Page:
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U.S. tech firms turn to Africa-based developers

siliconreview U.S. tech firms turn to Africa-based developers

Tech companies founded in the United States are setting up software development centers in Nigeria and Kenya, where a number of young developers has led to growing tech communities.

Microsoft has launched its Microsoft 4 Afrika initiative, aiming to help empower African youth, entrepreneurs, developers and others to make their ideas a reality. Steve Case, the AOL founder, and his wife Jean, Generation Investment Management and Sir Richard Branson have provided $19 million to Kenyan pay-as-you-go energy start-up M-KOPA Solar.

Andela, which has attracted $24 million of funding from a scheme led by the Chan Zuckerberg Initiative, says it has screened more than 40,000 applicants across Africa over two years and accepted the top 0.7% to work at its bases in Lagos and Nairobi. The developers write code and specialize in frameworks such as Python/Django, iOS and Android and PHP/Laravel.

Andela picked Lagos and Nairobi as bases because of the interest in technology among young people, a buzzing tech sector and the fact English is spoken in both countries. The firm said it intends to announce a third country by the end of the year.

The ultimate goal is for Andela alumni to lead the spread of technology across the continent, and Andela’s founders expect them to start their own social businesses and to be chief technology officers and product managers. These coders also could fill what U.S. tech companies say is a shortage of qualified engineers — a claim that’s been contested by some advocates for U.S. tech workers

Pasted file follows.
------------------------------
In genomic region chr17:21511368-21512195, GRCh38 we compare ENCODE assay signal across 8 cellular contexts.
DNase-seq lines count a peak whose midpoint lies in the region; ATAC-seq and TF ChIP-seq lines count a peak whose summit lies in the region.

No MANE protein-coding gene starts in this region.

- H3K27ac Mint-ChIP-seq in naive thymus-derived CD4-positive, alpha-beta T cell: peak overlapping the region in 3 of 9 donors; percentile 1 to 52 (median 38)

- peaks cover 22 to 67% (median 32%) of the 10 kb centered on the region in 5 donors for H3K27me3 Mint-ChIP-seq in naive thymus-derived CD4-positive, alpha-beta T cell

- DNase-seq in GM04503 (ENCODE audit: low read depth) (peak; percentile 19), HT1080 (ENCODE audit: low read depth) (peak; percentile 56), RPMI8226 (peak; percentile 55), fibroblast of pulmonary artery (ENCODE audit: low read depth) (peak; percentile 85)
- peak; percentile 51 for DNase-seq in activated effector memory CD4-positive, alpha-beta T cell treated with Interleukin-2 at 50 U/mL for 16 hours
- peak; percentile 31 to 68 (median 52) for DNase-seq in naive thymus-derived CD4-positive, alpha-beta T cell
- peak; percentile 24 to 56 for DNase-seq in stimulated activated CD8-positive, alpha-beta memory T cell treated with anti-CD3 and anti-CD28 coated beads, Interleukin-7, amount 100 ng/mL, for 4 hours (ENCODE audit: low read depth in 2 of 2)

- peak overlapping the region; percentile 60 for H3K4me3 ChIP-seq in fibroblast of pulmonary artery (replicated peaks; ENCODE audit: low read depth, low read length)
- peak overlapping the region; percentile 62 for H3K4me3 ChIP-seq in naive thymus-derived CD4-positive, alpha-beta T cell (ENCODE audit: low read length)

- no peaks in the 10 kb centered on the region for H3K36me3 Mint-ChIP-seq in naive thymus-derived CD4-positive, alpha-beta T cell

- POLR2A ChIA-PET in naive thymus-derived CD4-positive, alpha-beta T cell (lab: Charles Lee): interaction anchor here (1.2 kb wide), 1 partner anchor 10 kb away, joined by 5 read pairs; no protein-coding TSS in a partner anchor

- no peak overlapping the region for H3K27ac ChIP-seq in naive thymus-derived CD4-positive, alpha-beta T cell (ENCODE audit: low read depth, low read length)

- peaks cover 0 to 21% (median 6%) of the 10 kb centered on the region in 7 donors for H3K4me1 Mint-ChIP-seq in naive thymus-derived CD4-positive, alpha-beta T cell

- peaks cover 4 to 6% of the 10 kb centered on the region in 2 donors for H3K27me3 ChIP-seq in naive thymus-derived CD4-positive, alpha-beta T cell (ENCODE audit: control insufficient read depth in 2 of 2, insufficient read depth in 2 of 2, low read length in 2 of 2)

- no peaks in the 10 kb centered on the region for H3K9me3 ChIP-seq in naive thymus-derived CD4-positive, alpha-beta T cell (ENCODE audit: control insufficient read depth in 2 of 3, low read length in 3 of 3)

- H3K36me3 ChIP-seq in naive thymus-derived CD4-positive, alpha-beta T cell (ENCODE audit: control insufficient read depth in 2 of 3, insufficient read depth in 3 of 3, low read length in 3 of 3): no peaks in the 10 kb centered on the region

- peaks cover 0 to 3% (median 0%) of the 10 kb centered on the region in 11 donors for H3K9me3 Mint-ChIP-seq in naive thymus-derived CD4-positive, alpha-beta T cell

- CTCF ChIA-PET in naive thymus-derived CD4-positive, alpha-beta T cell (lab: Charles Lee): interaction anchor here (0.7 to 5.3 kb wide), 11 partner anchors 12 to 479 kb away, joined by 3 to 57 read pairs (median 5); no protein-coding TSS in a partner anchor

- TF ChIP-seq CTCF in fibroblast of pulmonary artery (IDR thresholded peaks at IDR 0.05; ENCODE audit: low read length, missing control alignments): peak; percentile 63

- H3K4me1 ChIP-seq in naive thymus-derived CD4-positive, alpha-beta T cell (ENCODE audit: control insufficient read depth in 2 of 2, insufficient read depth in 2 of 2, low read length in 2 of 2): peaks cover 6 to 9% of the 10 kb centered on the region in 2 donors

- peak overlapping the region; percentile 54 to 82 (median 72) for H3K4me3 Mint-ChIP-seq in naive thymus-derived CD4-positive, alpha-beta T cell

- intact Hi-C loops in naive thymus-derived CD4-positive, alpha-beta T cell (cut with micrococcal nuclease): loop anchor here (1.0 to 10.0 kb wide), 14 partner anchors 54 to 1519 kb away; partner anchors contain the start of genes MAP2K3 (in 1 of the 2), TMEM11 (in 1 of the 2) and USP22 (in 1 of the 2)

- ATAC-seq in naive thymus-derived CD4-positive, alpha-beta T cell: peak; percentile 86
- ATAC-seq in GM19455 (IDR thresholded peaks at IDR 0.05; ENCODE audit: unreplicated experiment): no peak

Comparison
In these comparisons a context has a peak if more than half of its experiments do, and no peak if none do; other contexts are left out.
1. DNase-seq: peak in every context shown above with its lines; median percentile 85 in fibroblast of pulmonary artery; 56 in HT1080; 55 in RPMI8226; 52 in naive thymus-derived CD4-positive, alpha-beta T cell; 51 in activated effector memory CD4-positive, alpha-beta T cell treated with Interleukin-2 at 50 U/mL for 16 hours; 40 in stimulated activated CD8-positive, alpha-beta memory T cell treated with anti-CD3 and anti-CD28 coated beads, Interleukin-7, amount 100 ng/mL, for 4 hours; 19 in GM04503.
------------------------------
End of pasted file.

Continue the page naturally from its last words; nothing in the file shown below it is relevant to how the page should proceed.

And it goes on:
“We live in a world where talent is evenly distributed, but opportunity is not. Andela’s mission is the close that gap,” said Zuckerberg in a statement.

Seni Sulyman, Andela’s director of operations in Nigeria, said in his vision for Nigeria’s tech future, he expects to see a lot of innovation from “unexpected pockets” in the country. He said three key challenges the country’s tech industry faces are a lack of affordable infrastructure — especially electricity, Internet and real estate — low access to funds and a dearth of experienced tech entrepreneurs.

“Despite these challenges, Andela is already driving change by connecting local talent into the global technology ecosystem, and we aspire to eventually mobilize hundreds of thousands of developers across Africa,” he said.

He said Zuckerberg’s visit “reinforces not only his support of Andela’s mission, but his belief that indeed the next generation of great technology leaders will come out of Lagos, Nairobi and cities across Africa.”